If a business’s application is denied by the SEC, it cannot provide securities-related services in the United States, at least not in the form described in its application. This possibility could pose an “existential threat” due to confusion over the classification of crypto assets, Siemer said. “Going in and signing up means not being there anymore,” he said. “There is no frame; there is no way.
The question of what is a cryptocurrency can be settled in court. For example, the ongoing case between the SEC and cross-border payments company Ripple over the cryptocurrency XRP is expected to go some way towards clarifying whether cryptocurrencies should be considered securities (and be regulated by the SEC). Two years later, the case is nearing judgment, but because it is in a district court, no binding precedent will be established. However, a victory for the SEC would strengthen its case for becoming the de facto cryptocurrency regulator.
A better solution, industry insiders say, is for the U.S. Congress to enact comprehensive cryptocurrency legislation. The European Union is expected to introduce broad-based crypto legislation in 2024 under the Markets in Crypto Act (MiCA), and countries like Japan and the UAE have also moved quickly, but the U.S. is lagging behind. A number of crypto-related bills were introduced in the 177th Congress, but died at the end of the most recent session in December, requiring formal reintroduction and further debate.
Mulvaney, who served in the House of Representatives for six years, said that anything like comprehensive cryptocurrency legislation is unlikely to be passed this year before the 2024 presidential election. But the silver lining, he said, is that cryptocurrency is “bipartisan” — it appeals to liberal beliefs on both sides of the political divide — meaning legislative issues won’t be resolved along “tribal lines.”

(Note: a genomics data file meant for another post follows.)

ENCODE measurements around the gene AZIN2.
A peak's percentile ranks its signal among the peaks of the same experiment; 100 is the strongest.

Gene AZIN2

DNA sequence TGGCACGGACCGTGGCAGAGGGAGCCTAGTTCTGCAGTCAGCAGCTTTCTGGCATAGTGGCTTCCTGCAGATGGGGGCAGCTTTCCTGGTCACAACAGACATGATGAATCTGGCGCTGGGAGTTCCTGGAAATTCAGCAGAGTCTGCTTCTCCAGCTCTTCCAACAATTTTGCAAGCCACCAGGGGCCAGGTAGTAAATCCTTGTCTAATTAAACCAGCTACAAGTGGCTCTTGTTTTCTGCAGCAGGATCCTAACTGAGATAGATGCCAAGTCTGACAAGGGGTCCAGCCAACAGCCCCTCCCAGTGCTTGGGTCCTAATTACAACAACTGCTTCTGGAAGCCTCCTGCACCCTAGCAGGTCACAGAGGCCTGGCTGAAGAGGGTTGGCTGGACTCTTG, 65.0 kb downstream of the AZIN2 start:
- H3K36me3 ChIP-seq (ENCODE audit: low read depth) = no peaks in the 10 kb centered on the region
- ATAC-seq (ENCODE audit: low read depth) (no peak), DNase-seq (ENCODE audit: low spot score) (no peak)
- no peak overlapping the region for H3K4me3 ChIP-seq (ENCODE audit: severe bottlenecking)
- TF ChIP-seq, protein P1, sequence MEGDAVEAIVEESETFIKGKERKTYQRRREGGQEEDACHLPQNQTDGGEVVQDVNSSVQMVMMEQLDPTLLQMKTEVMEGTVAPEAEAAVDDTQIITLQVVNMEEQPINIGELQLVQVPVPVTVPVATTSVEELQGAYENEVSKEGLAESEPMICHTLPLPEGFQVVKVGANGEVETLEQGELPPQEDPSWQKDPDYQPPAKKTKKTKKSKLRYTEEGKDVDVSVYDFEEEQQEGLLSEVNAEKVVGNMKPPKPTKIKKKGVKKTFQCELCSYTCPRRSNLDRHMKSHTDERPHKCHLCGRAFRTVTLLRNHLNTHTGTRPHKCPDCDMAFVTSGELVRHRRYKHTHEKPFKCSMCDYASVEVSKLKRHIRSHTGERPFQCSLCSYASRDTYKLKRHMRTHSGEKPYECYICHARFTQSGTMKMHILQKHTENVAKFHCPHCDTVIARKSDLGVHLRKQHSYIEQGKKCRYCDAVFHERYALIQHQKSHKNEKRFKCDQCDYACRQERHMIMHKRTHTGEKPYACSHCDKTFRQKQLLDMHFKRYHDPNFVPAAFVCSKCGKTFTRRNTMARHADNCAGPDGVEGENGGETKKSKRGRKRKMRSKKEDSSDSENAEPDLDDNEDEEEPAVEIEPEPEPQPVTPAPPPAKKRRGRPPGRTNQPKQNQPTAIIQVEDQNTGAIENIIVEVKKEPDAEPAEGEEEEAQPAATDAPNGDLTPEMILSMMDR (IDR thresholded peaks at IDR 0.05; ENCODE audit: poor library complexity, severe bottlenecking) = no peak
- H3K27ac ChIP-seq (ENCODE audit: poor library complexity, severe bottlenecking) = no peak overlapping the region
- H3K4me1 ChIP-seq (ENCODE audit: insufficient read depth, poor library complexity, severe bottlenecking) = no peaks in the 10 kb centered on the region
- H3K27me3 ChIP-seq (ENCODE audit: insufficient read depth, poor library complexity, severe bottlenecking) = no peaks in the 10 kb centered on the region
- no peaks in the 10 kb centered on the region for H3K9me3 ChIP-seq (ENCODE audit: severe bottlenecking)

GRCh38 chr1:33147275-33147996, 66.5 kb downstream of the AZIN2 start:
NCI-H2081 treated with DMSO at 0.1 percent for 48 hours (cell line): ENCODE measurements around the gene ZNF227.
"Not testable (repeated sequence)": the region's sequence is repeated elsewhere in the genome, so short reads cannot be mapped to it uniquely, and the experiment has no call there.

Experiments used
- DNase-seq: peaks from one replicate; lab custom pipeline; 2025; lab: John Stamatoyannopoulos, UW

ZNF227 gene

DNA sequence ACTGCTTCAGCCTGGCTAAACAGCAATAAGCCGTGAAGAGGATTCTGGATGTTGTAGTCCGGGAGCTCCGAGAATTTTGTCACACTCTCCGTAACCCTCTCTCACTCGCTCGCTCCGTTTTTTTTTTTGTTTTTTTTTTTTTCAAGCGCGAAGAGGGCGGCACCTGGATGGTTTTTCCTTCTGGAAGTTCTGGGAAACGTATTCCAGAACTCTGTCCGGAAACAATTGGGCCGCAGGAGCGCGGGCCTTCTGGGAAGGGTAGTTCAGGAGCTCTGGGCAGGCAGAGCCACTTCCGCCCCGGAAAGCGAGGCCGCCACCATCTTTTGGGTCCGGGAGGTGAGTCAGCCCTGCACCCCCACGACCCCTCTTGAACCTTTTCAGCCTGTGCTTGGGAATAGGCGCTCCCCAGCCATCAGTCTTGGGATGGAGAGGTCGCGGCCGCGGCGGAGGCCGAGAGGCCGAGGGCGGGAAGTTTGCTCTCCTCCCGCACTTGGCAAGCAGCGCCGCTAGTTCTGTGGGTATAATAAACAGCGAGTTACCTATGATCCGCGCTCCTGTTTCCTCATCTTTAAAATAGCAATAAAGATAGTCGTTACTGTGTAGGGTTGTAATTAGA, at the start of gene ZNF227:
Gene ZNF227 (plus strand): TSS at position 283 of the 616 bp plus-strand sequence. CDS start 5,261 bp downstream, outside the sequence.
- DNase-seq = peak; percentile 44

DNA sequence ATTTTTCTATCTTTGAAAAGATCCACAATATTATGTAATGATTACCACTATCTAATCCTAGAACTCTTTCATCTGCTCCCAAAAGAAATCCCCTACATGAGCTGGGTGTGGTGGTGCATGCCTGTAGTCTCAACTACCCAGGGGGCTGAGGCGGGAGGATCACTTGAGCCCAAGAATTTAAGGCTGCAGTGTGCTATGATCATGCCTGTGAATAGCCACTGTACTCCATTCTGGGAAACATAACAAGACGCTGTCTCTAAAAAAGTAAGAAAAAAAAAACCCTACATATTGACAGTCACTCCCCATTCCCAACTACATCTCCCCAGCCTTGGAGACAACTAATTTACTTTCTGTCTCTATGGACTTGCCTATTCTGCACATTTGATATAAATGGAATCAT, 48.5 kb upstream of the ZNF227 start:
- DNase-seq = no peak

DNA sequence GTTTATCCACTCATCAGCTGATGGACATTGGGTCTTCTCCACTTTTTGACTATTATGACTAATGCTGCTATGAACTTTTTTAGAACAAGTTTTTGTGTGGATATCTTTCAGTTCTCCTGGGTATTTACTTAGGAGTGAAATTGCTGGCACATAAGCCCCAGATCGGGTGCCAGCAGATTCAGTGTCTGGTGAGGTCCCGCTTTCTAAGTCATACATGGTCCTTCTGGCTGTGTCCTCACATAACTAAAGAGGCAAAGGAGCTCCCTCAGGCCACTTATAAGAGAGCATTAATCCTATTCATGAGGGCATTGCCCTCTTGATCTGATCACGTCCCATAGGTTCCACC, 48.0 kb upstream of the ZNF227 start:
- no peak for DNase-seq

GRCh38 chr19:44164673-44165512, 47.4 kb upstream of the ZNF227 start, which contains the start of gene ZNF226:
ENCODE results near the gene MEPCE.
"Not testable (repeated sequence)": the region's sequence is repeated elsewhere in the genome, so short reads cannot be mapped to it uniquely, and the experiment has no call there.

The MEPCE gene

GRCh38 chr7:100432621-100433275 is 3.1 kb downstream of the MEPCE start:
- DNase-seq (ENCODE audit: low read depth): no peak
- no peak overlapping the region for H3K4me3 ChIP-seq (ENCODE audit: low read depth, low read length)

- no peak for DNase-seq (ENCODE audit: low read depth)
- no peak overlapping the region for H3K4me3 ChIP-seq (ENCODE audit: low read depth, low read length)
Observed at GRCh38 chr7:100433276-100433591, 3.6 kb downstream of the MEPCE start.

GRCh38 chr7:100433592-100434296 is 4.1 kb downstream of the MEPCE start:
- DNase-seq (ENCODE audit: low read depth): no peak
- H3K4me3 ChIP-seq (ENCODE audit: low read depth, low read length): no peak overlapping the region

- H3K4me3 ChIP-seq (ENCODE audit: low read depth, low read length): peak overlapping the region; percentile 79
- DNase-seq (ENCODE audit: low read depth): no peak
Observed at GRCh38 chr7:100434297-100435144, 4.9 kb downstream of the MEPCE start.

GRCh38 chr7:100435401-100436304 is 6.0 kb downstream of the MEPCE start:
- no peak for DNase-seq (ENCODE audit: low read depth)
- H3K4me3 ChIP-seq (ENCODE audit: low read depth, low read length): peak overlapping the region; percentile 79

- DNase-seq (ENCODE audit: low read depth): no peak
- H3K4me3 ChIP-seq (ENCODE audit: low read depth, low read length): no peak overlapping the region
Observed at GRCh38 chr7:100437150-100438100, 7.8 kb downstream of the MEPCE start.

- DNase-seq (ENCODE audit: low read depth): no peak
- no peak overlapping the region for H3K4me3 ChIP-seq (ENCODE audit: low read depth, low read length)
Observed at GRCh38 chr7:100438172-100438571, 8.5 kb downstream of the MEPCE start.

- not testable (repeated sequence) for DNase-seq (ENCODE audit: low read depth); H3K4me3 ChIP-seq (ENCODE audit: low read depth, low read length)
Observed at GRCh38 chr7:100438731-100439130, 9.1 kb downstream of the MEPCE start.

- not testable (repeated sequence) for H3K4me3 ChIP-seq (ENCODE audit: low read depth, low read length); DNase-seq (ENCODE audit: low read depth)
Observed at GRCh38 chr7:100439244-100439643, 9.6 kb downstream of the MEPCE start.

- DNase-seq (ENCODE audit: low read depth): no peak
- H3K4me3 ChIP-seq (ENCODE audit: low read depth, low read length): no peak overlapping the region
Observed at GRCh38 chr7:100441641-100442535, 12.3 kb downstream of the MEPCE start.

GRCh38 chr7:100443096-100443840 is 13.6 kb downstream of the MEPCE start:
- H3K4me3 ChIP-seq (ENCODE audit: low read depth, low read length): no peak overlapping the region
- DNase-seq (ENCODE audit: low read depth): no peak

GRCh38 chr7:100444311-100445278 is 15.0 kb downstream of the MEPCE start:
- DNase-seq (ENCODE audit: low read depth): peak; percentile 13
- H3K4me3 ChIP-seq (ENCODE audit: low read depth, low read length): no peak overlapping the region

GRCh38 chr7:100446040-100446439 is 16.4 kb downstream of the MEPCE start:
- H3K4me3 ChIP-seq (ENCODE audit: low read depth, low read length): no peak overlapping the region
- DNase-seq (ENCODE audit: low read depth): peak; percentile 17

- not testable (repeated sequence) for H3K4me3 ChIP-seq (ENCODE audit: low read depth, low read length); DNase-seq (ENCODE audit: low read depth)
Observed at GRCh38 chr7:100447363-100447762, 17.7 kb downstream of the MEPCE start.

“It’s hard to operate without regulation because you don’t know what you are,” Mulvaney said. “You don’t want to be over-regulated … but you need enough guidance and clarity. That’s the sweet spot.”
In some parts of the crypto community, the regulator’s refusal to set clear boundaries has been interpreted as a deliberate attempt to squeeze the industry out of the United States.
Whatever the intent, Mulvaney and Siemer said, a consequence of the continued blurring of crypto asset classifications, competent regulators, and the process of registering services with the government is likely to be an exodus of crypto business from the country.
In late March, Circle Internet Financial, the issuer of the USDC stablecoin, Announce Plans to open European headquarters in Paris. According to Bloomberg, Coinbase is also planning an offshore version of its trading platform. Grewal declined to confirm, but said the company “is closely monitoring growth in markets outside the U.S.”
A similar pattern is playing out among smaller crypto firms. Wave Digital Assets is preparing its own contingency plans, Siemer said. While the company has not yet considered leaving the US, it has stopped hiring in the country due to concerns about the regulatory environment.
SEC Commissioner Pierce said the agency’s goal is to help enable safe technological experimentation, not push the crypto industry overseas. But she is sympathetic to that explanation. “If you’re trying to send a message in the U.S. that you want encrypted currency, but you want it to be compliant, the way to send that message is to help companies [to become compliant]. But we don’t see that happening,” she said.
“You don’t fix the situation by saying ‘come in and check in’ – because no one knows what that means – but you put everyone in a room and talk like adults.”